By Claire Leigh, Director of Child Rights and Governance, Save the Children UK, and Peter Glenday, Director of Programmes and Research, School of International Futures (SOIF)
In September 2019 Greta Thunberg made an emotional speech to world leaders at the UN, climaxing in the now-famous accusation: “How dare you? You have stolen my dreams and my childhood.” That line will rightly haunt us adults as we move through what is widely regarded as the make-or-break decade for both the climate crisis and the UN’s global development goals. Now, with the COVID-19 crisis upon us, there is even more reason to accept Thunberg’s charge of a woeful lack of foresight on the part of this generation of leaders.
Our apparent inability to make good decisions informed by possible futures lies at the heart of the intergenerational crisis of which Thunberg has become the voice. By displacing the costs of our current prosperity – the resource and ecological degradation, the worsening climate conditions – onto future generations, we are quite literally stealing from the future to give to the present. The result is a future which may be ‘unliveable’ for millions of children, as reported by the WHO and UNICEF.
Meanwhile, we can expect the COVID-19 global health emergency and the resulting socio-economic crisis to complicate the resolution of the climate crisis, as well as the achievement of the SDGs. Foresight practitioners have been warning for decades about pandemics as a major global risk, yet (as this crisis reveals) decision-makers have failed to increase national and international preparedness in response.
As individuals, we regularly take actions to safeguard our own children’s futures, but collectively we seem incapable of doing so. As NGOs we are often no better at basing the decisions we take now on a systematic engagement with the future.
This problem is not new. Eglantyne Jebb, the visionary founder of Save the Children, was keenly aware of the responsibility of the current generation to act on behalf of the next. She wrote: “It is upon the child that humanity builds, and the whole future of civilisation depends upon our response to the appeal of these little ones”. Jebb believed that “our activities on behalf of children have to be something far more well-considered, more comprehensive, more truly scientific, than anything which we have hitherto conceived”.
Writing almost a century ago, she might have easily been describing the need for the kind of foresight tools – horizon scanning, scenario planning and the three horizons framework – to which organisations are increasingly turning as they seek to manage the uncertainties of a fast-changing world.
One century after Jebb founded Save the Children, and in recognition of our unique responsibility to ensure we are creating a present that safeguards the future for children, we have launched a new toolkit, “The Future is Ours”, which offers a set of 12 techniques to help NGOs navigate the present and shape the future. Working with the School of International Futures, we have selected foresight tools widely used in the public and private sectors and adapted them to serve the particular needs of our sector. Four tips stand out to help organisations manage uncertainty: be open to a range of possible futures; pay attention to weak signals; practise foresight regularly; and integrate and embed insights to drive change (in our case, to advance children’s rights).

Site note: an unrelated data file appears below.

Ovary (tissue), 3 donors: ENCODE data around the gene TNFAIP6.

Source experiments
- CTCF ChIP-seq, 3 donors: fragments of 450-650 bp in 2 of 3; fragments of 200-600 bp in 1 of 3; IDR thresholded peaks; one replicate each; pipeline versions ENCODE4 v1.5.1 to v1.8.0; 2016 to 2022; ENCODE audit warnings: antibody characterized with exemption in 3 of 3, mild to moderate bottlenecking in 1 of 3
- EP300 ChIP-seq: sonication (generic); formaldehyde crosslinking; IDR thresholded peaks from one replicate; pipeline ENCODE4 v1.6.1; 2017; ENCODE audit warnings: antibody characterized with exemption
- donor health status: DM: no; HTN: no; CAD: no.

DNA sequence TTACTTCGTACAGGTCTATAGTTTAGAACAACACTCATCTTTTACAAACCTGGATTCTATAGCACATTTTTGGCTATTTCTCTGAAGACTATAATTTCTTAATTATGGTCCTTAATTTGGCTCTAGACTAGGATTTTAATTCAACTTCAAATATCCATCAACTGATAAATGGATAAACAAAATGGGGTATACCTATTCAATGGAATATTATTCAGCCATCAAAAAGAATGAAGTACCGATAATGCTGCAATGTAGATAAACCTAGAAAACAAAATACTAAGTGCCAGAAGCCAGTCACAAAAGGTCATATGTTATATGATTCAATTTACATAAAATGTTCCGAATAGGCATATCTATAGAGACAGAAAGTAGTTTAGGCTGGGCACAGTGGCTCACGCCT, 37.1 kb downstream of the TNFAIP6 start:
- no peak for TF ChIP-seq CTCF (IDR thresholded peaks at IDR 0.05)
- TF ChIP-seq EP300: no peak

These foresight tools can be used separately or in combination, to help organisations explore the drivers of change, visualise alternative future scenarios, and understand the implications of possible futures for the policy and operational decisions they make today. The aim is to enable NGOs to both better prepare for, and to influence, the future. The toolkit has been called “immediately essential reading for anyone involved in strategy, planning and decision-making in our sector” by the International Civil Society Centre.
Creating the toolkit is just one of the ways that we at Save the Children have been seeking to build the foresight capability of our teams and the wider sector. Over the past two years we have started to expand our horizons through a series of workshops to introduce a ‘foresight mindset’ into the organisation’s strategy and planning processes. The world is changing fast, and as a sector we haven’t begun to come to terms with some of the trends that will shape our operating environment in the next era, from Artificial Intelligence and technological disruption to the rise of identity politics and the disintermediation of programme delivery. We know that integrating and embedding a longer-term perspective will give our work more enduring impact.
We also know that foresight tools alone are not enough. Whether in NGOs, governments or international organisations, a deep-rooted culture of foresight, where thinking about the long-term future becomes not just accepted but mainstream, is vital to ensure long-termism takes hold. There is also a vital role for civil society here – as well as independent or semi-autonomous bodies such as parliaments and ombudsmen – in holding government decision-makers to account and banging the drum for intergenerational fairness in both policy making and implementation. This is becoming all the more relevant as decision makers across the world struggle with the response to the current crisis and seek to anticipate what the post-COVID-19 world could and should look like, to deliver on the SDGs.
There is still much more that Save the Children, and the sector as a whole, can do to mainstream foresight and ‘futures literacy’ into our work, from programme design to strategic planning. If we can learn to bring the future into our present, we have a chance to redeem ourselves in the eyes of Thunberg and all children – and to restore their dreams in the process.